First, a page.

of the oars; then, seizing a stone jug at her feet, she dipped it in the stream, and, taking it out again, said to me:
"Could you tell me how many drops of water there are in this vase?"
I laughed, in my turn, at her answer. Looking towards old A-Tchoun, I put the same question to him. He mumbled, for a few seconds, some words between his teeth, and at last said:
"There may be six hundred thousand souls!"
It was evident the old linguist knew no better than the boat-girl, but, in his character of a learned official, he wished it to appear that he did. I then applied to my habitual resource, to that particularly amiable and obliging man, Pan-se-Chen, who said with his usual good sense:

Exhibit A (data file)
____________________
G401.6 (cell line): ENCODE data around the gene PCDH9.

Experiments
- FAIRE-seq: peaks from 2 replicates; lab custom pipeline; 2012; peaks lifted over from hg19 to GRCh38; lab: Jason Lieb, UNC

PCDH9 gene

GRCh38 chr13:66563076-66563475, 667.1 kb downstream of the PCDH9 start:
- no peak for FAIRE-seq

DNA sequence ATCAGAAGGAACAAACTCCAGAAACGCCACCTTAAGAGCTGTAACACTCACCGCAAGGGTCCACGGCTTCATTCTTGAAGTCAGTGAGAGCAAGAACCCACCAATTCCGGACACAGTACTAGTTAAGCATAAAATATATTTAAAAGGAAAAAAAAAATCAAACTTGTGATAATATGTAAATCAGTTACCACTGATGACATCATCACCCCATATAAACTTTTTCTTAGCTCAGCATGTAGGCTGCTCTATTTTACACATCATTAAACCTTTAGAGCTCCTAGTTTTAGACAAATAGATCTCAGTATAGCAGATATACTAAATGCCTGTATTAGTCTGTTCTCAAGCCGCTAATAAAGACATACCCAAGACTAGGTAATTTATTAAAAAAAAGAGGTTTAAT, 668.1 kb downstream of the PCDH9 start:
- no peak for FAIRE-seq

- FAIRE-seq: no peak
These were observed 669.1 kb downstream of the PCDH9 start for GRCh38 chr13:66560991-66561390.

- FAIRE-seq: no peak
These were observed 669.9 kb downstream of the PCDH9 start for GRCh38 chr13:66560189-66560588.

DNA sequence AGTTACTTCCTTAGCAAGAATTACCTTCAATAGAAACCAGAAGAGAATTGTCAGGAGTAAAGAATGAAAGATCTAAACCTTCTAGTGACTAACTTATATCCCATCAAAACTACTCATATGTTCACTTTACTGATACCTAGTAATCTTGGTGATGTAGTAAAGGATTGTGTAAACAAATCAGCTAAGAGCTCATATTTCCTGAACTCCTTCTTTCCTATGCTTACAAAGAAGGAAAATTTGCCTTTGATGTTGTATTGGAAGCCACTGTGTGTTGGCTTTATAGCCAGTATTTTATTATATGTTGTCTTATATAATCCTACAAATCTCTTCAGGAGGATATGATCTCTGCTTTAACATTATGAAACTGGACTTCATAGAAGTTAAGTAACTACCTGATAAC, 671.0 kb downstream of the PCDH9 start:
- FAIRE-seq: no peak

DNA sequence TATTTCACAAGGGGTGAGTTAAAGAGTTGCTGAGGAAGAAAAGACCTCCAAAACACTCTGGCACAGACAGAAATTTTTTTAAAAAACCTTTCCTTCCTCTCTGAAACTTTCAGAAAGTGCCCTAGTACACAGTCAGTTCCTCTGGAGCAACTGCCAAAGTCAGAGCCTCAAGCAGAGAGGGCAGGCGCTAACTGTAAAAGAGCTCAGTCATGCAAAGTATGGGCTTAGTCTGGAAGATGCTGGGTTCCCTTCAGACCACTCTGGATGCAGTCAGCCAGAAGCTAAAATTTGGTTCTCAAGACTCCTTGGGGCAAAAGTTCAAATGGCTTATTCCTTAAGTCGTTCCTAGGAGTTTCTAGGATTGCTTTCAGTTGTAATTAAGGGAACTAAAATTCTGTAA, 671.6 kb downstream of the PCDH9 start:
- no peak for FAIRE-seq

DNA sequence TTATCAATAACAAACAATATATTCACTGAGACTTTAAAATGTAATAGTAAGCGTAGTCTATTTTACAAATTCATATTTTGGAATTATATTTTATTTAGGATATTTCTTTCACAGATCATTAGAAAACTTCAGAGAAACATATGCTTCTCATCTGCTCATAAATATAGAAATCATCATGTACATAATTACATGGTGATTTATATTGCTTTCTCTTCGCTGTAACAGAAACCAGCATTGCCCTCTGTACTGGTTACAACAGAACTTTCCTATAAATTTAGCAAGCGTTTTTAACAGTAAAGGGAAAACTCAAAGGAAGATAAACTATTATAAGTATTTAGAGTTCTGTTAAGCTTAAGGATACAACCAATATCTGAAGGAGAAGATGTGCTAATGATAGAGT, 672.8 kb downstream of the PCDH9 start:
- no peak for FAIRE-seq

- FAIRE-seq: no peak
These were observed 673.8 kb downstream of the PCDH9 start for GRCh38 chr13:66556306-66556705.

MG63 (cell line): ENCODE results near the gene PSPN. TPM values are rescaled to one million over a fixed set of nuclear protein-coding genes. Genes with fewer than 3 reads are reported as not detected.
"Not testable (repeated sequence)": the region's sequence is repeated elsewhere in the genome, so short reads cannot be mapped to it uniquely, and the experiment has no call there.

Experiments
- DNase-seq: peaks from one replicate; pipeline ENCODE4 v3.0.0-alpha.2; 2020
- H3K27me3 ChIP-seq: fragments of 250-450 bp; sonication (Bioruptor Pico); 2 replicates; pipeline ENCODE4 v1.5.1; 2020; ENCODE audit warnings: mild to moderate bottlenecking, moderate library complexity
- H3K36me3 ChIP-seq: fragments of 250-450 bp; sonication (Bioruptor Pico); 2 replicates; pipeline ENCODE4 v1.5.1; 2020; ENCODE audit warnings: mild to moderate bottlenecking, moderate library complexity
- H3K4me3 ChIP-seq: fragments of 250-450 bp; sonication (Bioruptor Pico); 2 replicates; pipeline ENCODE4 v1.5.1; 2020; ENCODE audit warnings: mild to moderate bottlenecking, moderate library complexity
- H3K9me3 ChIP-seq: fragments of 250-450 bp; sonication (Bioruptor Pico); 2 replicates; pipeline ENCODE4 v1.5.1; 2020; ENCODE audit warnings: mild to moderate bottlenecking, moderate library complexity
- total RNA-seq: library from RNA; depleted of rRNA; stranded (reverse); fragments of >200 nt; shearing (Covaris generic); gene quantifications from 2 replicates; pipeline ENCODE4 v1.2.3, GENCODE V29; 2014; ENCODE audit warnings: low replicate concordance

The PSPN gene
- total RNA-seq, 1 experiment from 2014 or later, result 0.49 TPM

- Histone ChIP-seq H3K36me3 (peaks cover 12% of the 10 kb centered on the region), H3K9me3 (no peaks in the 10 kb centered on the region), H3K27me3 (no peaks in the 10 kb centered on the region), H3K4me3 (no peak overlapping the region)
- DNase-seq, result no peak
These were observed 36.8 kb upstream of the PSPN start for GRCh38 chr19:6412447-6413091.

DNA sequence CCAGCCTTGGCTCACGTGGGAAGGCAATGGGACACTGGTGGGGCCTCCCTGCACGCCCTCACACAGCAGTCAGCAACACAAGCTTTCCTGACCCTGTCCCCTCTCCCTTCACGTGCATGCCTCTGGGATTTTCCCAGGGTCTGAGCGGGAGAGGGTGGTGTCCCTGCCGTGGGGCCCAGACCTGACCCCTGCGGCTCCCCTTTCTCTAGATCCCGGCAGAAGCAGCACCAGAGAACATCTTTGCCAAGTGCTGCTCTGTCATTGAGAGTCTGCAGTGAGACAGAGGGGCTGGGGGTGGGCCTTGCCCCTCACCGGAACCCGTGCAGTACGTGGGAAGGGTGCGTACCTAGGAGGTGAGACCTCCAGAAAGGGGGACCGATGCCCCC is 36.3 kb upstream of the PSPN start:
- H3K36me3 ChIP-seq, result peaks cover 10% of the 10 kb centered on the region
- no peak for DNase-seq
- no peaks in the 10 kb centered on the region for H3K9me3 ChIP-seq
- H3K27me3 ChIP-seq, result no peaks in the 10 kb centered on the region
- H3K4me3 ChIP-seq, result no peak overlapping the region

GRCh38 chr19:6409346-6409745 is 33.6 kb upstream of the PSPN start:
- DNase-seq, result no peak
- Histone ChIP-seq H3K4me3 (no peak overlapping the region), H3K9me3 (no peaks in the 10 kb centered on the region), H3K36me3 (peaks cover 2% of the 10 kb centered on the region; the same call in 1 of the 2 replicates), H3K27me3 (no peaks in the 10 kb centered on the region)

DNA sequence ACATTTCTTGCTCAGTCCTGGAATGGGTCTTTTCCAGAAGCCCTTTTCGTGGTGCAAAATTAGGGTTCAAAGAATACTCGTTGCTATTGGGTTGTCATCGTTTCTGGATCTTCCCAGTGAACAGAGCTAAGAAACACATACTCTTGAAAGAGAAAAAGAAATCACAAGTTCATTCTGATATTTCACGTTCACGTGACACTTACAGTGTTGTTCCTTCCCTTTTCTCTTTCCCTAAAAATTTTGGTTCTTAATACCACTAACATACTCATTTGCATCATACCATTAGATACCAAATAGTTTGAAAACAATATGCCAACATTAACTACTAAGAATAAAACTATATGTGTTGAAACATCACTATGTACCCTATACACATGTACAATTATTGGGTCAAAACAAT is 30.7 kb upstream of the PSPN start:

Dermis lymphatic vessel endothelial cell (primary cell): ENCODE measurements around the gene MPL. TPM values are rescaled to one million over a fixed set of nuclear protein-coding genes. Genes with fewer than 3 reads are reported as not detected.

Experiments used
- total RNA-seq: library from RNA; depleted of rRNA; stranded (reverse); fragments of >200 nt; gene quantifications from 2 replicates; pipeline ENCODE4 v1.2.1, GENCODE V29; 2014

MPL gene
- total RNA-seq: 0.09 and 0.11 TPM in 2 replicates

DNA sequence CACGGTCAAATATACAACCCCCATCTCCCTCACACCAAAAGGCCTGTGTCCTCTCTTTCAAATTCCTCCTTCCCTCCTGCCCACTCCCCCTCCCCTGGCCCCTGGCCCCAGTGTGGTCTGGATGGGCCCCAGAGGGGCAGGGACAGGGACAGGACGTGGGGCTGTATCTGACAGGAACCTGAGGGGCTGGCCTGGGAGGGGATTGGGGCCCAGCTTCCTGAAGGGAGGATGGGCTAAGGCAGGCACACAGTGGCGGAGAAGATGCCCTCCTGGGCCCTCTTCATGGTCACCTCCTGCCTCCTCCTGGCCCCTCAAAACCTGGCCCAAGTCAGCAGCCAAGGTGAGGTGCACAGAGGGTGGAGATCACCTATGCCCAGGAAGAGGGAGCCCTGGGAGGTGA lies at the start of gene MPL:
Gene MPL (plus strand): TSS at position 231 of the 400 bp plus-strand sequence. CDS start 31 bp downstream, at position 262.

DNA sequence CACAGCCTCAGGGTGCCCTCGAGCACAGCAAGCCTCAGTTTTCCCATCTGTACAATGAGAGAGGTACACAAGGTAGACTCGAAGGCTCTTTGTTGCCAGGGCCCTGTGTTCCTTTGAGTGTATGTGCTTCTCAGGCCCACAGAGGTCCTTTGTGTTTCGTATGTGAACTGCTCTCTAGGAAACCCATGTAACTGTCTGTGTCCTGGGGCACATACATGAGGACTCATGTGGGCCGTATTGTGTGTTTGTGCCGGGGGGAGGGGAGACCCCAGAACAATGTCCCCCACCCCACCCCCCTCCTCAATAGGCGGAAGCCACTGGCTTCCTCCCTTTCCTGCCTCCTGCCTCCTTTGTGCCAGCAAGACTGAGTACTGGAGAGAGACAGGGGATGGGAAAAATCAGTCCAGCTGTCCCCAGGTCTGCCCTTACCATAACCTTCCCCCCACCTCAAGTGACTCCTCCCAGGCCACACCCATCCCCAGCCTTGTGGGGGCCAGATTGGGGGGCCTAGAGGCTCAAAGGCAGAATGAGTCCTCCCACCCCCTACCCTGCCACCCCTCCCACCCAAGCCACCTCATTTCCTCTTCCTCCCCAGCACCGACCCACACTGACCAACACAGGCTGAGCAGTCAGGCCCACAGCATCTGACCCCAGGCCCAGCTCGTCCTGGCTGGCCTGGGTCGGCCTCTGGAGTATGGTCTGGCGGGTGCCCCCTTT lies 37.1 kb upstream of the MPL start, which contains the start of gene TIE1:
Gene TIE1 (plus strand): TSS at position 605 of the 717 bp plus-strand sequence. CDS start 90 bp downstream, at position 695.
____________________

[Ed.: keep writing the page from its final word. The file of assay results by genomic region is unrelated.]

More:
"We have not got an official return of the population of the Tchou-kiang; but we know, on sure authority and by an exact return, that the river accommodates more than eighty thousand boats, large and small. Now, admitting that, one with the other, each of these craft contains four inhabitants, which is very moderate, we obtain the enormous total of three hundred and twenty thousand, which does not strike me as exaggerated."
This total is precisely that given by Morrison; by the authors of the Chinese Repository; by the Catholic missionaries; and, in a word, by all those